Ground-breaking Clean Air Protocol to Guard Human Health and the Planet, Enters into Force

Credit: Bigstock.

By External Source
UNITED NATIONS, Oct 5 2019 (IPS)

European and North American countries will take a major stride
in cleaning up the atmosphere next Monday, 7 October, through the
implementation of an amended legally binding treaty to limit the
amount of emissions polluting the air.

With 18 countries and the European Union now having ratified the
amended treaty, from a total of 51 who have signed, including many
of the countries which are part of the UN Economic Commission for
Europe (UNECE), the
official entry into force marks an important step to curb
pollutants closely-linked to climate change,
ecosystem degeneration, and potentially life-threatening human
health.


The Gothenburg Protocol,
 established back in 1999, sets
forth legally-binding emissions reduction commitments for 2020
and beyond, for major air pollutants, and is rooted in the
UNECE’s 1979 Convention on Long-range Transboundary Air
Pollution (LRTAP), originally
intended to stop the occurrence of acid rain.

Beyond targeting well-known air pollutants, the
Protocol was updated in 2012 to include reduction of
fine particulate matter, pollutants shown to cause devastating
climate change effects over short periods of time.

 

7 million premature deaths per year

UN experts have deemed air
pollution a human rights violation – a deadly, man-made problem
responsible for some seven million premature deaths, every year,
according to the World Health Organization (WHO).

UN experts have deemed air pollution a human rights violation –
a deadly, man-made problem responsible for some seven million
premature deaths, every year, according to the World Health
Organization

The agency has said toxic air is “the world’s largest single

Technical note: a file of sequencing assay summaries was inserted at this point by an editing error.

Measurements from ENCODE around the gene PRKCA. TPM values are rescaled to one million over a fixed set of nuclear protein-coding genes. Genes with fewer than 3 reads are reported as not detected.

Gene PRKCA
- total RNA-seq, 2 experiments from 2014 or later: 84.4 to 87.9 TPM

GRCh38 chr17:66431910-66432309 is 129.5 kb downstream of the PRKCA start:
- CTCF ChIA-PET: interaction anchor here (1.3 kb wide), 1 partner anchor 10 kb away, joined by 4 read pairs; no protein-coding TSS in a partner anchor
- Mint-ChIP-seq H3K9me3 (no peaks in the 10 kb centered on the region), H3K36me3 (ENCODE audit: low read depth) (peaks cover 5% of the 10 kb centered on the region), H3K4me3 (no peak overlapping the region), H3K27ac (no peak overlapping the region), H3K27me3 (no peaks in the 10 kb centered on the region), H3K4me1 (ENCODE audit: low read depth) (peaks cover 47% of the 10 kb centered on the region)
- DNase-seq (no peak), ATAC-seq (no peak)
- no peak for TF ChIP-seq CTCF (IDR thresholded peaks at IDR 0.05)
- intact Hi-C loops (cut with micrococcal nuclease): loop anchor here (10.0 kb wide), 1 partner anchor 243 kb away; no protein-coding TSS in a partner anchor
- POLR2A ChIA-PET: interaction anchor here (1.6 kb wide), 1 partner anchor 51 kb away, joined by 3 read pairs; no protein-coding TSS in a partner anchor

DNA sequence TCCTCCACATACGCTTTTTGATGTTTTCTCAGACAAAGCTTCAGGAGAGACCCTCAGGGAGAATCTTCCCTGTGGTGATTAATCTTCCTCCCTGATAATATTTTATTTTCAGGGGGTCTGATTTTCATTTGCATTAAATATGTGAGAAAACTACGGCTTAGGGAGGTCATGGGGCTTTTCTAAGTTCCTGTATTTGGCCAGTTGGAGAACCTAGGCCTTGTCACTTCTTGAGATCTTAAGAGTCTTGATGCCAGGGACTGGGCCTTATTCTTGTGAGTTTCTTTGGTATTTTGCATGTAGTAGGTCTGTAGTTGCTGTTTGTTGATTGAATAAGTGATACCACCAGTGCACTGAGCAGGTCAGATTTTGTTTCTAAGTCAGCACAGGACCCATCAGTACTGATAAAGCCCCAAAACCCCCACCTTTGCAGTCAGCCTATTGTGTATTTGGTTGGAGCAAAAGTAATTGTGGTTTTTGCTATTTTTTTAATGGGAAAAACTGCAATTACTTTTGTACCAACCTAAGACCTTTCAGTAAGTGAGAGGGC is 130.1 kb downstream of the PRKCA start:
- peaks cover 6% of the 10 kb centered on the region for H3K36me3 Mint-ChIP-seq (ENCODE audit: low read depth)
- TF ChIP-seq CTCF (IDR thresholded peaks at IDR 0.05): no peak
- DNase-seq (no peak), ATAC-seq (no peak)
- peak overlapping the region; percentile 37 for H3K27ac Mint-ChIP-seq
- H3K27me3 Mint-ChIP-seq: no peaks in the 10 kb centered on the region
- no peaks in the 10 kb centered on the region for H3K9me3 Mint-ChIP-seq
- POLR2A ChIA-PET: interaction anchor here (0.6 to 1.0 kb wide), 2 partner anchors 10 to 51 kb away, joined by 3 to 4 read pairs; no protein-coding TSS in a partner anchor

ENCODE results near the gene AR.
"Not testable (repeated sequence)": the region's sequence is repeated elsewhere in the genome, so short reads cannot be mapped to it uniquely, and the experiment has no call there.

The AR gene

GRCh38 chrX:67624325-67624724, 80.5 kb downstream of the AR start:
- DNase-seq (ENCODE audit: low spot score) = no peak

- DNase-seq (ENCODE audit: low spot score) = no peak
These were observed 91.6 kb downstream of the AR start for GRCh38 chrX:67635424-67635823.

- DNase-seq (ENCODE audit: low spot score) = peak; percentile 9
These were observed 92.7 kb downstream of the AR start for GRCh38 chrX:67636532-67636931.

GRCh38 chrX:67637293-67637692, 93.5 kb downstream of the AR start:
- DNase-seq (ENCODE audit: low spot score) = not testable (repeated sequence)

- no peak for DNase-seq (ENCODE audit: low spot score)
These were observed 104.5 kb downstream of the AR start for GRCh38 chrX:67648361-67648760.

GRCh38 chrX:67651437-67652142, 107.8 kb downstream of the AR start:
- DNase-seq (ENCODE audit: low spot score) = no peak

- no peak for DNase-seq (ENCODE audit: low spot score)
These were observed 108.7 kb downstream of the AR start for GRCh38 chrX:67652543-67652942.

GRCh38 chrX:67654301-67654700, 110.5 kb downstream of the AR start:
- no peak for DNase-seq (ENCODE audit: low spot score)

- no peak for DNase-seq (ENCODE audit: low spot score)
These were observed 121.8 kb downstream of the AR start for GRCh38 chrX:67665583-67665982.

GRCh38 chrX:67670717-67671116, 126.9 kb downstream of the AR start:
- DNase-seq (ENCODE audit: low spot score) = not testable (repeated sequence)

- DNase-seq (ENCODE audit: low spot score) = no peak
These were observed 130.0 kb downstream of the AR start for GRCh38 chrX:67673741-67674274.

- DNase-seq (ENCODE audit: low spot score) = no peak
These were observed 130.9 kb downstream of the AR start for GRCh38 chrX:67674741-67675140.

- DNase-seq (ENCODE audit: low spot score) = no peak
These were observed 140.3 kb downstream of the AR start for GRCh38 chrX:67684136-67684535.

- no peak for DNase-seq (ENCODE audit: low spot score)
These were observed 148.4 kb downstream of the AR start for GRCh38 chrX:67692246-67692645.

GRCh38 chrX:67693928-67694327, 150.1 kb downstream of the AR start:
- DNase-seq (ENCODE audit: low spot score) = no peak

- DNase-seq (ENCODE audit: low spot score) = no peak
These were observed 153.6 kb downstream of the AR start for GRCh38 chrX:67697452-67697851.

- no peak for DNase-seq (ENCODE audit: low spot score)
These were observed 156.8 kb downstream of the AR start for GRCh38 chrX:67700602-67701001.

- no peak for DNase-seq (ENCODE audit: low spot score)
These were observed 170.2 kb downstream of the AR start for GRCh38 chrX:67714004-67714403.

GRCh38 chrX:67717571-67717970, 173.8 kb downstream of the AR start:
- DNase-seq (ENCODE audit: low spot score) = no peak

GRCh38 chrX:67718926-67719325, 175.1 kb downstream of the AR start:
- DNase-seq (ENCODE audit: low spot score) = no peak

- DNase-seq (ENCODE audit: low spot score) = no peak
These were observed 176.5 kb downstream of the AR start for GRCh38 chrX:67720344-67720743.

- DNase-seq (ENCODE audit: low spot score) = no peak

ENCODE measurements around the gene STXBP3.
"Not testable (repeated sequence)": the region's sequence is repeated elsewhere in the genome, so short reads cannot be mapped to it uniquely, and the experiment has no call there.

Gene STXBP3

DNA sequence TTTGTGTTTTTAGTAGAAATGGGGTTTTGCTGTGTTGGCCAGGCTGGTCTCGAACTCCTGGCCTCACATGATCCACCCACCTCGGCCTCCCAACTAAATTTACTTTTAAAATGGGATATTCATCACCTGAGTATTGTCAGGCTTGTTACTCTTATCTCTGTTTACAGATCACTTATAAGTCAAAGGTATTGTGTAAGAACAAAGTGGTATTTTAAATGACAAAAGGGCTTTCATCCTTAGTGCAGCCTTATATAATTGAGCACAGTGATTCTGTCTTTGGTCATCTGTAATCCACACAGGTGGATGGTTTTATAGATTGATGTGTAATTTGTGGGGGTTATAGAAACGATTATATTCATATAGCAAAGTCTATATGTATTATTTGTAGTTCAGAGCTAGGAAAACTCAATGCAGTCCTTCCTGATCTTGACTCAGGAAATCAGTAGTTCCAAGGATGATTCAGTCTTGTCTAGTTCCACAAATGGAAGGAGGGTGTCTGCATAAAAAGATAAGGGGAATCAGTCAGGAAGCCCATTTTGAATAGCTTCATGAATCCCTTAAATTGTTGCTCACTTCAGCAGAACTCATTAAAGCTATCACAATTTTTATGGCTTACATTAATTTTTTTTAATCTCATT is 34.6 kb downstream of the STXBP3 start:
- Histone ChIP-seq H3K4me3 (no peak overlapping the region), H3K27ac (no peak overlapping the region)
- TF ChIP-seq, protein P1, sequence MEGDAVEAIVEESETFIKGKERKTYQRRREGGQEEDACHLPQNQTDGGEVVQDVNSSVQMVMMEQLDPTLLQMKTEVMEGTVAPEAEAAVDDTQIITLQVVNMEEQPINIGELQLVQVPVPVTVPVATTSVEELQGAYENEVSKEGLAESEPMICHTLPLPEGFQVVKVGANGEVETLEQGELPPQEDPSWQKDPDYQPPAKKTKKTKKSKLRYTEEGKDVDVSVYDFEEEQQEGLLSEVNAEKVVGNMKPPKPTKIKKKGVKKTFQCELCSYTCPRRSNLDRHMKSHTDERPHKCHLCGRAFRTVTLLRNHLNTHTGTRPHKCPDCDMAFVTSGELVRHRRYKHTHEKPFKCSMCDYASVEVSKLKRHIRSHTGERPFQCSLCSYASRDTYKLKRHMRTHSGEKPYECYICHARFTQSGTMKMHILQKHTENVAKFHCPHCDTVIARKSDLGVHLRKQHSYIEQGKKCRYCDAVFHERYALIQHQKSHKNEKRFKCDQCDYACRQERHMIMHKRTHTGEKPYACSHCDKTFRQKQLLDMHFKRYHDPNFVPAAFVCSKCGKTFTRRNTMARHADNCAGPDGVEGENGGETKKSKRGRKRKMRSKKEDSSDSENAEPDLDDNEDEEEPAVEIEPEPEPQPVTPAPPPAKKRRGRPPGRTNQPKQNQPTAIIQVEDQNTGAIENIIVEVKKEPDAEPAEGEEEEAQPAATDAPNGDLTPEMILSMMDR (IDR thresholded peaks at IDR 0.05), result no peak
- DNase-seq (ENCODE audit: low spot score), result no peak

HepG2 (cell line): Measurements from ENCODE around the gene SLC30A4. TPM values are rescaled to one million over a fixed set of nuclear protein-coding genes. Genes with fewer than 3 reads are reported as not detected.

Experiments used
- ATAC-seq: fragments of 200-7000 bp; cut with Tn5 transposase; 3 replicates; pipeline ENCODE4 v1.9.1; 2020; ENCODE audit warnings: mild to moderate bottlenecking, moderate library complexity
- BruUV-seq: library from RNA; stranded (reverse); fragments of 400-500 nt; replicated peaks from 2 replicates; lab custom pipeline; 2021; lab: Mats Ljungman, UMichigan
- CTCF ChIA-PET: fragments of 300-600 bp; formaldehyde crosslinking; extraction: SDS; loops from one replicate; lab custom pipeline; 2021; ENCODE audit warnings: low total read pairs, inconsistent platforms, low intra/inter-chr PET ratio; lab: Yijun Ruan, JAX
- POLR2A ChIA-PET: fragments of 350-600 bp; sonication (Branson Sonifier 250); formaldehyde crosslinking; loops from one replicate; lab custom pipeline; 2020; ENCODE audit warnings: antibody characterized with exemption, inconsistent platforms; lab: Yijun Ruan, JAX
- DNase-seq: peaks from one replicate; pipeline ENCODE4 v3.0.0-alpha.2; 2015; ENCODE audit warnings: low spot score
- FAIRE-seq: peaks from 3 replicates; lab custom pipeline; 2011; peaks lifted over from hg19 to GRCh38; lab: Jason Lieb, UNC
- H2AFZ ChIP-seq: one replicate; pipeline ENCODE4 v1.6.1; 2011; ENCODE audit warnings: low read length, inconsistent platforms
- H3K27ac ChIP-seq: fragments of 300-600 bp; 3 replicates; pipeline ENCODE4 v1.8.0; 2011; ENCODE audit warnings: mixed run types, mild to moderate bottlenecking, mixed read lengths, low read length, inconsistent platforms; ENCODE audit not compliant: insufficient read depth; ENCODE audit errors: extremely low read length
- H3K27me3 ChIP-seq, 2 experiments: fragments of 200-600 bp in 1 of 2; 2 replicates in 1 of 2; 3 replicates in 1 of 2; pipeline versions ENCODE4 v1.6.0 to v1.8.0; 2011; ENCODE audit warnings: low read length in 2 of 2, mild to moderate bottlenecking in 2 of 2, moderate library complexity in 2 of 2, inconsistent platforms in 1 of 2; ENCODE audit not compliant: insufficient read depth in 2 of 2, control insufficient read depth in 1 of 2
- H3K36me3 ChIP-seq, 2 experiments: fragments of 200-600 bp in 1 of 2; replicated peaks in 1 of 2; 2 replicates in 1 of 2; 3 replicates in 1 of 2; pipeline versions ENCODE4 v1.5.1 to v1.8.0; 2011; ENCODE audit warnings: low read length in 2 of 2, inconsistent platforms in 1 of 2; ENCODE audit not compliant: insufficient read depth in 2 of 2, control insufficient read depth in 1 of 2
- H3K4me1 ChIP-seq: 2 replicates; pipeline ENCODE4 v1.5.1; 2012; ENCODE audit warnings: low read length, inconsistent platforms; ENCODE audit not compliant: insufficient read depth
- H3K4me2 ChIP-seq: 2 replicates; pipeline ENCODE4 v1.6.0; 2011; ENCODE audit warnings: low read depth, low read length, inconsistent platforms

environmental health risk” and a leading cause of death by
cancer.

The Protocol sets emission ceilings for major
polluters: sulphur dioxide (SO2), nitrogen oxides (NOx), ammonia
(NH3), volatile organic compounds (VOCs) and fine Particulate
Matter (PM2.5), shown to damage human health.

The compounds are released from various household and ambient
sources; from motor fuel combustion, to heat and power
generation, to cooking and heating fuels; having lasting health
effects even with only mild exposure.

Of the pollutants the Protocol aims to target, Particulate
Matter, NOx and (SO2), show the strongest evidence of causing
harm, WHO found.

Smoke poses the most serious threat to humans, as a
pollutant composed of fine particles that can enter the lungs,
travel through the bloodstream and penetrate vital organs.

Approximately 3 billion people cook and heat their homes using
polluting fuels, and around 3.8 million die each year from exposure
to air pollution.,
WHO
says.

Slashing levels of particulate matter, specifically a component
known as black carbon, could also help in the fight against
climate change. Scientists have found that
black carbon, which has light-absorbing properties, remains in the
atmosphere for little time, yet has drastically darkened snow
and ice in the Artic region, thereby contributing to regional
warming.

 

40 years – clean air

As parties break new ground in clean air policy, additional
UNECE Member States are expected to ratify the Protocol in coming
months.

The 1979 LRTAP Convention will see 40
years
 since its inception in December, growing from 32
countries to now 51 Parties, and giving birth to eight protocols
which have set emission reduction commitments through the
decades, including Gothenburg.

UNECE has recognized that the LRTAP and its protocols have
reached achievements that are “unparalleled”, from decoupling
emissions and economic growth, cutting back certain air pollutants
by 40 to 80 per cent, recovering forest soils from acidification,
and avoiding some 600,000 premature deaths per year.

In another bid to protect human health and the environment this
week, a group of more than 100 scientific experts have advised the
elimination of a new group of hazardous chemicals, during the
15th meeting of the Stockholm Pollutant Review
Committee (POPRC-15).

The compounds Perfluorohexane sulfonic acid (PFHxS) and its
salts, which are widely used in a number of consumer goods from
carpets to clothing and leather, have shown to be detrimental to
the human nervous system, brain development and endocrine system
and thyroid hormone.

A follow-up 2020 meeting will further review impacts of two
additional hazardous chemicals, Dechlorane Plus and Methoxychlor,
taking into account the substances’ toxic impact on humans and
wildlife, which would lead action toward their elimination, or
reduction in production and use.

 

This story was originally published by UN
News

The post
Ground-breaking Clean Air Protocol to Guard Human Health and the
Planet, Enters into Force
appeared first on Inter Press Service.

Source: FS – All – Ecology – News
Ground-breaking Clean Air Protocol to Guard Human Health and the Planet, Enters into Force